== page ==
This is not a legal, ethical, or moral argument. I just thought it was funny.
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A few weeks ago, I wrote about a story published in The Wall Street Journal alleging that the U.S. government had spied on the communications of American citizens without authorization during a period of heightened awareness of the threat of terrorism since 9/11. I pointed out that the government’s actions made it possible for this surveillance to continue for two years without significant judicial oversight. In the process, the government had also failed to make clear who was authorized to conduct the surveillance and to whom, and what safeguards were in place to protect privacy rights while conducting surveillance.
Now, The Washington Post has reported that as the program was being implemented, an internal Justice Department document referred to by senior intelligence officials as the “legal opinion” on surveillance activities revealed the legal basis for such surveillance—specifically, that the government could target U.S. citizens without a warrant if they were suspected of a connection to terrorism. The government had apparently relied on this legal opinion as the legal basis for the NSA’s phone surveillance and Internet surveillance operations, without telling the Foreign Intelligence Surveillance Court in order to meet some of its requirements for oversight.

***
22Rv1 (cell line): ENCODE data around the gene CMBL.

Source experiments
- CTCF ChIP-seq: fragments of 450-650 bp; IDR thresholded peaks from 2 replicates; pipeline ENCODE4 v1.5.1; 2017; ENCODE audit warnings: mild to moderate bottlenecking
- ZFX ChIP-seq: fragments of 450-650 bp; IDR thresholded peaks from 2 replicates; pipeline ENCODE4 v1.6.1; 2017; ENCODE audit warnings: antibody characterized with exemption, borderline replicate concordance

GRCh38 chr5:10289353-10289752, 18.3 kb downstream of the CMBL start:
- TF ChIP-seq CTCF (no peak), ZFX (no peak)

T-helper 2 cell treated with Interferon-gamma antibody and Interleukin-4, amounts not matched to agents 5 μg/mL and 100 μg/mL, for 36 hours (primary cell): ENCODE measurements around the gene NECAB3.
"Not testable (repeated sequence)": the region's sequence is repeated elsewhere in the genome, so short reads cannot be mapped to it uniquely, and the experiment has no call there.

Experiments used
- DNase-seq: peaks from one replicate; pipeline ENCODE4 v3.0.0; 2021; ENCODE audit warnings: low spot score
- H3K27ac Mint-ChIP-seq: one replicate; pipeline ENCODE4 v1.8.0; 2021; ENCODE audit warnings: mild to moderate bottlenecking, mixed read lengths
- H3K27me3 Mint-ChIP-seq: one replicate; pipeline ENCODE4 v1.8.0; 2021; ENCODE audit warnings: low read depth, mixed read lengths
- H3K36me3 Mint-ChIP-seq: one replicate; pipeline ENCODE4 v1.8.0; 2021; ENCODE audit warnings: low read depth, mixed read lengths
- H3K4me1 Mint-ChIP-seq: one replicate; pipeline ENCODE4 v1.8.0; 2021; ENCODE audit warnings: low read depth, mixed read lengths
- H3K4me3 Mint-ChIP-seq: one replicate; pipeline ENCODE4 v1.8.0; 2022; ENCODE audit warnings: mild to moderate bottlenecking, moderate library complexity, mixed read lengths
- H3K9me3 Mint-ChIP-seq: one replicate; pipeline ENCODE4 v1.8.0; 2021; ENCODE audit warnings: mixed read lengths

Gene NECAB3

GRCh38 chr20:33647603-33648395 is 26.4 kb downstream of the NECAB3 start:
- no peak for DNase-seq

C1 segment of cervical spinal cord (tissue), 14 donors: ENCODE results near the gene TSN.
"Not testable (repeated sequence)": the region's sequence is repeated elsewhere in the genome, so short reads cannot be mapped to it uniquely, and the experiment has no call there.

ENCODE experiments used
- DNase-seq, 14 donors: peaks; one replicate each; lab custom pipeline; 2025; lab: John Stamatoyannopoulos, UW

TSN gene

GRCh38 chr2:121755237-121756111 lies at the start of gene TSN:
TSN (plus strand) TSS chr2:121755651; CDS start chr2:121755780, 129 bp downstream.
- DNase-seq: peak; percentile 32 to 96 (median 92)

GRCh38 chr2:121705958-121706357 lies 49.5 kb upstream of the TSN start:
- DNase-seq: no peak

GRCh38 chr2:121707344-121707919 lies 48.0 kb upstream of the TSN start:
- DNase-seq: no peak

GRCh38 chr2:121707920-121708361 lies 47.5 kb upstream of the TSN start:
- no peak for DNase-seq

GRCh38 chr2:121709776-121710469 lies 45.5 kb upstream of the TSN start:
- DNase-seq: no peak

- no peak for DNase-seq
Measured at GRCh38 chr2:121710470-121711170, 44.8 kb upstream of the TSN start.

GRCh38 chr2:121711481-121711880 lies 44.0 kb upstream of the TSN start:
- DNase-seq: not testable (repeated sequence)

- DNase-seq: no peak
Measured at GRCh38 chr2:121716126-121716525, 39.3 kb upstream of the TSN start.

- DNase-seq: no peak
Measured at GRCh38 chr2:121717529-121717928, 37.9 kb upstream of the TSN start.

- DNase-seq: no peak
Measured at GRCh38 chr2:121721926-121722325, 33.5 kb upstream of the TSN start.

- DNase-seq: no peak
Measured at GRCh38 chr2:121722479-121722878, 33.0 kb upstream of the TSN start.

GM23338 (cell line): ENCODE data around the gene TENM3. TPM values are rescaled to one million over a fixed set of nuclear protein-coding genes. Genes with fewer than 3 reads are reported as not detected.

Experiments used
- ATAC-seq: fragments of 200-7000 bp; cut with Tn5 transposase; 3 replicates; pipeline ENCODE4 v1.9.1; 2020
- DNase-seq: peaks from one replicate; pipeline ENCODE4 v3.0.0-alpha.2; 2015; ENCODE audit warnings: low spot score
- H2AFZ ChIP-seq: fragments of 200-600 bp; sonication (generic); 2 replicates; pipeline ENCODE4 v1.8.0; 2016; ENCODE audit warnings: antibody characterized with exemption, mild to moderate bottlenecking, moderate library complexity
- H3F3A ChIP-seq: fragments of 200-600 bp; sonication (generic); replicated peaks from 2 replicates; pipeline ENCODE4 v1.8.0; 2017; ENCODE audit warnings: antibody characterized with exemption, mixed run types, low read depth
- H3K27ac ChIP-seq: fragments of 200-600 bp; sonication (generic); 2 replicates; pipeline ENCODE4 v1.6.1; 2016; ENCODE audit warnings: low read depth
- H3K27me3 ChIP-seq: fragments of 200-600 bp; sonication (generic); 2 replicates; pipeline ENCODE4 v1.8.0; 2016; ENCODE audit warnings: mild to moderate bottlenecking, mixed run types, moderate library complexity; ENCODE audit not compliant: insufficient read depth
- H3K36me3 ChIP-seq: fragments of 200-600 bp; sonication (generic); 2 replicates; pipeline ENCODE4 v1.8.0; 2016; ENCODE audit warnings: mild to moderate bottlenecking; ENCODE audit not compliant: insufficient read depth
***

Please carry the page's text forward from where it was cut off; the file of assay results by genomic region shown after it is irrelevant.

What is the legal basis for this ruling, which could be used as a basis in future surveillance cases? We already know that the legal basis for the NSA’s Internet surveillance and phone surveillance programs is that they are authorized by federal law: the Foreign Intelligence Surveillance Act. But the document disclosed this week says that, in the case of phone surveillance and Internet surveillance, the government relied on a 2001 FISA court opinion that says it “may be lawful to target” a U.S. citizen “in order to obtain certain foreign intelligence information.”
This is the FISA court’s opinion (or so the legal opinion published by the Justice Department says). It’s entirely consistent with the government’s public justification of its Internet surveillance program, which includes the following:
“The telephone metadata program, the first element of which was approved by the FISA court in October 2002 and was implemented in January 2004, collects information to enable targeted surveillance of known foreign agents and other persons reasonably believed to be located outside the
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